The East River Revamp
NEW YORK—The East River’s long, yearned-for evolution into a destination for exercise, rest, and play is moving forward piece by piece, although a fully unified waterfront is still well in the future.
For the past two years, Manhattan Borough President Scott Stringer has been working to pull together scattered plans and concepts for waterfront access and use held by the community, as well as state, city, and private owners.
Stringer, through his East River Blueway Plan, has created one unified vision to make the river a more vibrant part of the city. A work in progress from the beginning, it was launched in November 2011 and finalized in May 2013.
“We needed a unified plan for the waterfront,” said Lin Zeng, deputy director of land use, planning, and development at Stringer’s office. “We tasked a consultant with looking at what’s already out there.”
Zeng spoke during a public presentation of the plan at the Community Board 2 meeting in Lower Manhattan on July 8. In addition to asking for ongoing support, she described the plan’s six major objectives and showed artist renderings of what the East River could become.
The objectives include rooftop use, a boat launch, a flood barrier, a landscape bridge, wetlands, and a new beach. Parts of the plan were included in Bloomberg’s behemoth resiliency outline for the city’s recovery after Hurricane Sandy, but one fundamental point still needs to be resolved: land ownership.
The water is controlled by the state, and the land falls under the jurisdiction of city, state, and private owners.
“It’s a mix [of land ownership] and that is one of the biggest challenges,” said Zeng.
Encompassing the Brooklyn Bridge across the East River to 38th Street, the plan is not a typical government call to action—rather, it is meant to be a starting point for discussion. Stringer, whose office has already committed $3.5 million to the project according to Zeng, is willing to revise the plan based on what the community wants.
His office is already making good on its promise to incorporate public feedback and engagement. The July 8 Community Board meeting wasn’t a one-off; in the past couple of months he and his staff have sought out influential community members for their buy-in, support, and ideas. A presentation of the final plan in May at Cooper Union was met with enthusiasm and optimism.
Despite the generally positive responses, there are financial and logistical challenges.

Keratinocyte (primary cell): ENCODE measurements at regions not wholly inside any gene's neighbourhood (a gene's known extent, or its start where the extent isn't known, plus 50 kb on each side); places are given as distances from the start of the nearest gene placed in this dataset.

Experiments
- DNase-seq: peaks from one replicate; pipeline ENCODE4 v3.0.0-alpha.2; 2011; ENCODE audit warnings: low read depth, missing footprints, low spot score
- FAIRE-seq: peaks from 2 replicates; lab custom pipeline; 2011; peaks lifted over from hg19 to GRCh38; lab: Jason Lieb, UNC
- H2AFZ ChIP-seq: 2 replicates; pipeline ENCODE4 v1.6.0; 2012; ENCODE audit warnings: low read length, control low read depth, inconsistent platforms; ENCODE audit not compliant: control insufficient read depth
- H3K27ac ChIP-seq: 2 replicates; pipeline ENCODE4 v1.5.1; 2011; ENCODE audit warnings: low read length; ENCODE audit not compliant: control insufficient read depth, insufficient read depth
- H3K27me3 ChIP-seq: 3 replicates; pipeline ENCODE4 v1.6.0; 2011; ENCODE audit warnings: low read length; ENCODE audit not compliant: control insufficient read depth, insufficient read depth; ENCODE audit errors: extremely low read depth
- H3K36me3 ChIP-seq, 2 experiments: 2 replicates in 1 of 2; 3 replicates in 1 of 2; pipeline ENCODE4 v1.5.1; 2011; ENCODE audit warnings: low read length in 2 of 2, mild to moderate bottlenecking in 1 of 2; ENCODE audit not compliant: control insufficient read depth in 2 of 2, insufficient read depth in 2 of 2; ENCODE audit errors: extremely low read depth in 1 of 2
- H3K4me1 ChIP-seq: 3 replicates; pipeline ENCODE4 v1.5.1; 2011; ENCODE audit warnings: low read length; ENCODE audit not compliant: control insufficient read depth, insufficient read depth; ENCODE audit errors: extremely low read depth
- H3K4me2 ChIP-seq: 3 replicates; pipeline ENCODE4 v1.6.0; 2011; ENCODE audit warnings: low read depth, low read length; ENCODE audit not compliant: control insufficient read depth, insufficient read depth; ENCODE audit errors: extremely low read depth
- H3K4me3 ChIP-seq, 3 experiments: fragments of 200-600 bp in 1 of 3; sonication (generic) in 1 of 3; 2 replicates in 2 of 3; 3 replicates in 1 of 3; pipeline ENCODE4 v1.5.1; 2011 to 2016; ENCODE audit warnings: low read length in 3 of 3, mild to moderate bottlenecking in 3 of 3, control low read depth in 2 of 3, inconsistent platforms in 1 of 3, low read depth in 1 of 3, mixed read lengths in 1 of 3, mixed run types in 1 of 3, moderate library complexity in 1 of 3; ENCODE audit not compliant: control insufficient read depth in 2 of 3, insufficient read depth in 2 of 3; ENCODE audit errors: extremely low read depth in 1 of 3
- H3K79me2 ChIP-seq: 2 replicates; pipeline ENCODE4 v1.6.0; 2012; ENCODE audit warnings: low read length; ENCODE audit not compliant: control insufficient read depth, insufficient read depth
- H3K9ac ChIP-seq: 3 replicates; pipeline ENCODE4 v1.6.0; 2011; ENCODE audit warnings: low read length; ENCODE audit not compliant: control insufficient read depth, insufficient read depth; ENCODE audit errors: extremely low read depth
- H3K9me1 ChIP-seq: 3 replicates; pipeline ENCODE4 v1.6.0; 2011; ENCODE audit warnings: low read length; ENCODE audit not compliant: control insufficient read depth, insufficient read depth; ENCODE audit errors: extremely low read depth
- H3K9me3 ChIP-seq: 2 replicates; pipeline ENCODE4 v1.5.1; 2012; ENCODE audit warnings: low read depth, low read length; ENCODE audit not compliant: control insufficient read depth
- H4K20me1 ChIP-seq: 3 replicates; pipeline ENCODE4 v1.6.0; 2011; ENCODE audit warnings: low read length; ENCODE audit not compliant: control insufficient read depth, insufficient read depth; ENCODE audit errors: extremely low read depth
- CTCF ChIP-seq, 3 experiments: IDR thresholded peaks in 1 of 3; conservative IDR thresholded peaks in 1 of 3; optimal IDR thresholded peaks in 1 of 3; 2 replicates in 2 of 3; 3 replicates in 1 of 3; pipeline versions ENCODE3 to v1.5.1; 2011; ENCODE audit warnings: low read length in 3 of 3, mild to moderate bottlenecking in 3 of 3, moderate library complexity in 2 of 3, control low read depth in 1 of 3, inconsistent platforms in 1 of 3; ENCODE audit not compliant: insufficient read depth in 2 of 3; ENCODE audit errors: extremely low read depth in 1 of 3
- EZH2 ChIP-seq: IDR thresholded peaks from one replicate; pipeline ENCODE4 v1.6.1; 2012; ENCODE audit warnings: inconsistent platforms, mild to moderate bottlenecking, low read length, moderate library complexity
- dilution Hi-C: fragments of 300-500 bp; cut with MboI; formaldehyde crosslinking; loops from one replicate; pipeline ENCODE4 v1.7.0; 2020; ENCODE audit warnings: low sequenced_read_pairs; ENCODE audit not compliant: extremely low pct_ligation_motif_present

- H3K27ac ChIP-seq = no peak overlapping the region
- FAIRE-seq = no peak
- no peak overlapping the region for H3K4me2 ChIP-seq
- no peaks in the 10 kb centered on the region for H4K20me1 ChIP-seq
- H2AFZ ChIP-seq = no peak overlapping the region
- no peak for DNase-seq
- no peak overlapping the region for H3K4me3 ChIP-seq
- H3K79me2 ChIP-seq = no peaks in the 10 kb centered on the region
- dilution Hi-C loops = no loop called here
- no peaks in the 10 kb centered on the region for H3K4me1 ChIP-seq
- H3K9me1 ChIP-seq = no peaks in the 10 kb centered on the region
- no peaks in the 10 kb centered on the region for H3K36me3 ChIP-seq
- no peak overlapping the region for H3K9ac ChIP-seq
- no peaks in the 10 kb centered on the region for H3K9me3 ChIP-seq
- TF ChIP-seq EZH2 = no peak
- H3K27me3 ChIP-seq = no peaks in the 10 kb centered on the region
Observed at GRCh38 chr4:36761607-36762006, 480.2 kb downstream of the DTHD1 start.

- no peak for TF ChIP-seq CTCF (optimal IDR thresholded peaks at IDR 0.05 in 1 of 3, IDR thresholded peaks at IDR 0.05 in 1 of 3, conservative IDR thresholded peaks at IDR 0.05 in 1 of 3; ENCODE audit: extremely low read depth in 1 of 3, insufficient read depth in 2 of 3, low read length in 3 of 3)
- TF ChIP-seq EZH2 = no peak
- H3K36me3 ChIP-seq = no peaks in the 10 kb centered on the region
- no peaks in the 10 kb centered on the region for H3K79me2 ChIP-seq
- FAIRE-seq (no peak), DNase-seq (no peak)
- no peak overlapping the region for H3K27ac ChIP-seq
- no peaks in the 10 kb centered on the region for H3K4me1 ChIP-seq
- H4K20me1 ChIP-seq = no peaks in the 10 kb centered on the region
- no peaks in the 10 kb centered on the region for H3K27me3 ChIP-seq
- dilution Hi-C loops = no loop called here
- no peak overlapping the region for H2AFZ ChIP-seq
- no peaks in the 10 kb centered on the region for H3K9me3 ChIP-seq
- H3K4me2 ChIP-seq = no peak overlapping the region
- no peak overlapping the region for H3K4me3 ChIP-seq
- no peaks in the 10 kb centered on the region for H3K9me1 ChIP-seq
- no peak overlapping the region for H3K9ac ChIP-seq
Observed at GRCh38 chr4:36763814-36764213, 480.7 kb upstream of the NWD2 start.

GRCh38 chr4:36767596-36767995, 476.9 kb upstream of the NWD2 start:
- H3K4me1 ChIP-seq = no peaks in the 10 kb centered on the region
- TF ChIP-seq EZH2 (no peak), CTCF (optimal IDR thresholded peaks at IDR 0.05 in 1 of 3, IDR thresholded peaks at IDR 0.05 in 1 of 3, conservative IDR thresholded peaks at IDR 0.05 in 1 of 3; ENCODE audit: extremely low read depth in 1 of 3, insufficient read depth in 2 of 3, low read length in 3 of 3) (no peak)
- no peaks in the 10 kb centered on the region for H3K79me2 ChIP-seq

“A lot of the composition of the plan would require significant financial investment,” said Diana Switaj, director of land use and planning for Community Board 1.
Switaj added that the board has bought into the idea of the Brooklyn Bridge Beach, which would give public access to a natural beach under the bridge and create a terraced seating area with a view.
“The community thought that it was one of the most financially feasible parts of the plan,” said Switaj.
The financial considerations in many other areas are still up in the air, and Stringer’s office will only say it is in conversation with the Economic Development Corporation to “put things into place.”
Though the East River Blueway was initially launched a full year before Sandy, the storm brought additional considerations to light.
A key question has become how to help buffer the Con Edison East River complex that spans a city block between East 13th Street and East 14th Street.
During Sandy, flooding at that Con Edison complex caused a massive power outage over 11 electric networks and left much of Lower Manhattan in the dark for days.
According to Zeng, the Blueway Plan would add a pedestrian crossing and flood barriers at 14th Street at the Con Edison complex, which she said is a “pinch point.”
“The barrier there is that the Con Edison station cannot be moved,” Zeng said. The solution that the plan’s concept designer, WXY Architecture + Urban Design, came up with is an x-shaped bridge at 14th Street that would double as a storm barrier. The pedestrian bridge would cross FDR Drive to link the parks and neighborhoods north and south of the Con Edison facility.
“This multi-use approach highlights how storm surge protection can also facilitate social needs by greatly improving pedestrian access and flow at what is now the narrowest pedestrian path or ‘pinch point’ in the study area,” states the plan.
Con Edison has been making its own efforts, with about $1 billion proposed in changes and improvements over the next four years.
Although Stringer has been passionately involved in moving his vision forward, his hope of taking up the position of city comptroller in the fall elections could limit his future involvement. Until then, his office is trying to create enough momentum through public engagement to keep the plan alive.